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DJI works on solution for Mini 2 battery problem

DJI works on solution for Mini 2 battery problem

Do you own a DJI Mini 2? Then it is good to know that a problem has been detected with the (discharge) system of the batteries so that they do not automatically, partially discharge under certain circumstances to prevent swelling. DJI knows about the problem and is working on a solution in the form of a firmware update.

DJI works on solution for Mini 2 battery problem

Like many drones, the popular DJI Mini 2 uses lithium-ion polymer (LiPo) battery cells to store electrical energy. Thanks to the high energy density, these cells can power the drone for a long time during a flight, in the case of the DJI Mini 2 about 30 minutes.

However, LiPo batteries have one major drawback: if they are left in a fully charged state for an extended period of time, the cells can swell as a result of internal gas formation. This can cause the batteries to no longer fit in the drone. It can even create a fire risk situation as a result of spontaneous self-ignition.

Automatically discharged

To prevent the cells from swelling, DJI applies a sophisticated charging and discharging system in the batteries. Hence the designation “intelligent flight battery”. During charging, this system ensures that the cells are charged in a balanced manner, and if the battery has not been used for some time, that the cells are automatically partially discharged after a few days (“auto discharge”).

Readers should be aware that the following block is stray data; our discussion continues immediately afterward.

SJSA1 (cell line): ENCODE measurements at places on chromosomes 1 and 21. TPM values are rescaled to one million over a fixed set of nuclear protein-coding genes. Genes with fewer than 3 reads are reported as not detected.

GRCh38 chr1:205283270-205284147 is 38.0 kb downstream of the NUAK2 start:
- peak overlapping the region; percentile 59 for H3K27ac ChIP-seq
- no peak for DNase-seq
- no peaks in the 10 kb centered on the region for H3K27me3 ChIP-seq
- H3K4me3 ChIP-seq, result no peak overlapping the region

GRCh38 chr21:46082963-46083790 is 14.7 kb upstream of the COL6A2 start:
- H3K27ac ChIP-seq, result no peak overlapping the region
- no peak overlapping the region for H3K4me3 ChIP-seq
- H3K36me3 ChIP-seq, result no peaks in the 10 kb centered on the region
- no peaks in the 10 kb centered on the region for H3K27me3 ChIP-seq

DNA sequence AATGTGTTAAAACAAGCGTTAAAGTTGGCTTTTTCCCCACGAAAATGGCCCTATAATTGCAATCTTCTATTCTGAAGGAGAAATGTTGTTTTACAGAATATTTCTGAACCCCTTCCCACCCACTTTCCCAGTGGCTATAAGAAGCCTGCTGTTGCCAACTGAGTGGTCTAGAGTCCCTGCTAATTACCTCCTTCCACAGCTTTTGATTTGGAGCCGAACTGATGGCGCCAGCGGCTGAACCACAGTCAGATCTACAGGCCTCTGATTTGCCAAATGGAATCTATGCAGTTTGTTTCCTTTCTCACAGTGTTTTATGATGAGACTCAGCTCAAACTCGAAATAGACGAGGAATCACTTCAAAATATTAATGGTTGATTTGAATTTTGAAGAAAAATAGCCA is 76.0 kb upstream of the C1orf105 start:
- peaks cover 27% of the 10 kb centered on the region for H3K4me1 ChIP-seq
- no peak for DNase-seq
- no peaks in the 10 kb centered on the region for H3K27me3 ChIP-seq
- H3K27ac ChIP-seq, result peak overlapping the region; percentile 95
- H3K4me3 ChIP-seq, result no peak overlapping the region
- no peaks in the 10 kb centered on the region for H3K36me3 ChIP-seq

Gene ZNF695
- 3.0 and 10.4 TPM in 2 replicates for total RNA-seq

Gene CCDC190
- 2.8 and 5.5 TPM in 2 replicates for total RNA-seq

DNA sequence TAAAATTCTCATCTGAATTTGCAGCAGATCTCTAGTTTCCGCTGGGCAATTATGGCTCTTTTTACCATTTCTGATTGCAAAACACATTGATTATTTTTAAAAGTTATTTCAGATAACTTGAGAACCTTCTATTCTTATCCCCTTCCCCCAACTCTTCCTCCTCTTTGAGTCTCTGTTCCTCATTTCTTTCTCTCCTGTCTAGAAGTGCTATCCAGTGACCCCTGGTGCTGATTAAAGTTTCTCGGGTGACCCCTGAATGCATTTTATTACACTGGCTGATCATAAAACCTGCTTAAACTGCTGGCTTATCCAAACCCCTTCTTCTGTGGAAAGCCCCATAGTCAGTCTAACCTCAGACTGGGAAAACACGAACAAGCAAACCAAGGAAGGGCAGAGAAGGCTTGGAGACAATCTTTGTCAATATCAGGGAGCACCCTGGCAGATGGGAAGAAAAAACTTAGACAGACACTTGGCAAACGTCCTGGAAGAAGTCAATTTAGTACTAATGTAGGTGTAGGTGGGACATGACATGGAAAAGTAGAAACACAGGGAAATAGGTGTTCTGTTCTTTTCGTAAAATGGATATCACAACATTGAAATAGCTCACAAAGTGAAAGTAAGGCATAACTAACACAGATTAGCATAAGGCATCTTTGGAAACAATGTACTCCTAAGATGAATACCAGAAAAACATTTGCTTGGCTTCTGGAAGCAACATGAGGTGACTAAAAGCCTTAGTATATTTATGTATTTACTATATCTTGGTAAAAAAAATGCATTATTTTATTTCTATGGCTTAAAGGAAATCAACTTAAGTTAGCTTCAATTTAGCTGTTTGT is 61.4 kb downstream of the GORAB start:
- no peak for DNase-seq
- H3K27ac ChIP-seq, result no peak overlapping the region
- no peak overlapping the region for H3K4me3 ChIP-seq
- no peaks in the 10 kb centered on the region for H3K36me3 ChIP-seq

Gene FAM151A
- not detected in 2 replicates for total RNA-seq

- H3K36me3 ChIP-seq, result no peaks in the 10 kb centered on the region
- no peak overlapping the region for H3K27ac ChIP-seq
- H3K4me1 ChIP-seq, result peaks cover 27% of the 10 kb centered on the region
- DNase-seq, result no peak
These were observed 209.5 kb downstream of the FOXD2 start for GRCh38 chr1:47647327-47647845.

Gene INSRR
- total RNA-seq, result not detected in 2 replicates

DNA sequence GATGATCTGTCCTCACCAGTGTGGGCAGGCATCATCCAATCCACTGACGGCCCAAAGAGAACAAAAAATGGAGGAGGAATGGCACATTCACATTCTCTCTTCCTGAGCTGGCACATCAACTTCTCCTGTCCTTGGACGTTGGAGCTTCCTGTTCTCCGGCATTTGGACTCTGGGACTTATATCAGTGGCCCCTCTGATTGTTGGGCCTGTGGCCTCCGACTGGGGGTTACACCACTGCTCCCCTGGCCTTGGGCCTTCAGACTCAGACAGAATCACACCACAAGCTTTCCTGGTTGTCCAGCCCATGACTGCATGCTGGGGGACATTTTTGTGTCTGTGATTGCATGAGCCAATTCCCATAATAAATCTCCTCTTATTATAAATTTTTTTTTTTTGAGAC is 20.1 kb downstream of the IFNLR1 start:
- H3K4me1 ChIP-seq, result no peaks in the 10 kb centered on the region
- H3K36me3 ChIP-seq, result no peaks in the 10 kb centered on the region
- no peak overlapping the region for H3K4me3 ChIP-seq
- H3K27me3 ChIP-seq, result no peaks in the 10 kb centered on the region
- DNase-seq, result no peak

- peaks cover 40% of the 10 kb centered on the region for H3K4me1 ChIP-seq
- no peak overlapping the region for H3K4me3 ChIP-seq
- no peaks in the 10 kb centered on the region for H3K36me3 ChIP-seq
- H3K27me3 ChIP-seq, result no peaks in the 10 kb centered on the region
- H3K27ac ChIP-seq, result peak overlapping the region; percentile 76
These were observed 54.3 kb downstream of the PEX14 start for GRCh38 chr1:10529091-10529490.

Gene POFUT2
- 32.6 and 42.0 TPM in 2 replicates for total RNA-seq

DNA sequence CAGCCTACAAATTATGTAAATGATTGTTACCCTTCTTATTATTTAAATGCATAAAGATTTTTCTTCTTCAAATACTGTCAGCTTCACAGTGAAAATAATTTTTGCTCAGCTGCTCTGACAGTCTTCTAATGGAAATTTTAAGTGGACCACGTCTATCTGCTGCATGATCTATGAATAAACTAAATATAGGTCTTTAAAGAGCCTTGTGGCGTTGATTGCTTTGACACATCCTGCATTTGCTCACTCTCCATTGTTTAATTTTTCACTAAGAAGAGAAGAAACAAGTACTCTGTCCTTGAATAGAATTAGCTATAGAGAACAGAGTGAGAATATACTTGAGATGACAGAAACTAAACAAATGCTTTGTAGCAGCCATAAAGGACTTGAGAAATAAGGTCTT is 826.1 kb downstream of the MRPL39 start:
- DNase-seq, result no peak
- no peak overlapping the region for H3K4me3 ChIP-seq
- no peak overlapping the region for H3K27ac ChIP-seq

But now it appears that the batteries of the DJI Mini 2 have a problem that prevents them from automatically switching to automatic discharge as long as they are in the drone or in the charging hub. This means that the batteries remain fully charged if the drone is placed in the cabinet with full batteries and is not used for a longer period of time. With all possible adverse consequences.

The DJI Mini 2 weighs less than 250 grams and has a 4K camera.
The DJI Mini 2 weighs less than 250 grams and has a 4K camera.

Solution forthcoming for DJI Mini 2 battery problem

DJI says it is aware of the problem and is working on a fix, in the form of a firmware update for the intelligent flight batteries of the Mini 2. If you have a DJI Mini 2, always get the batteries from the drone or charging hub if you are not going to fly with it for the time being. Also, keep an eye on the DJI Fly app to see if a battery update is available (and install it immediately).

If you notice that one of your batteries no longer fits properly in the drone or is even visibly swollen, do not use this battery anymore and contact DJI.

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This article first appeared on Dronewatch.nl and is written by Wiebe de Jager who is also a DroneXL contributor.

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Wiebe de Jager

Wiebe de Jager (@wdejager) is the founder of Dronewatch and author of several bestselling books about drone photography. Wiebe is a certified drone pilot and has a full ROC license.

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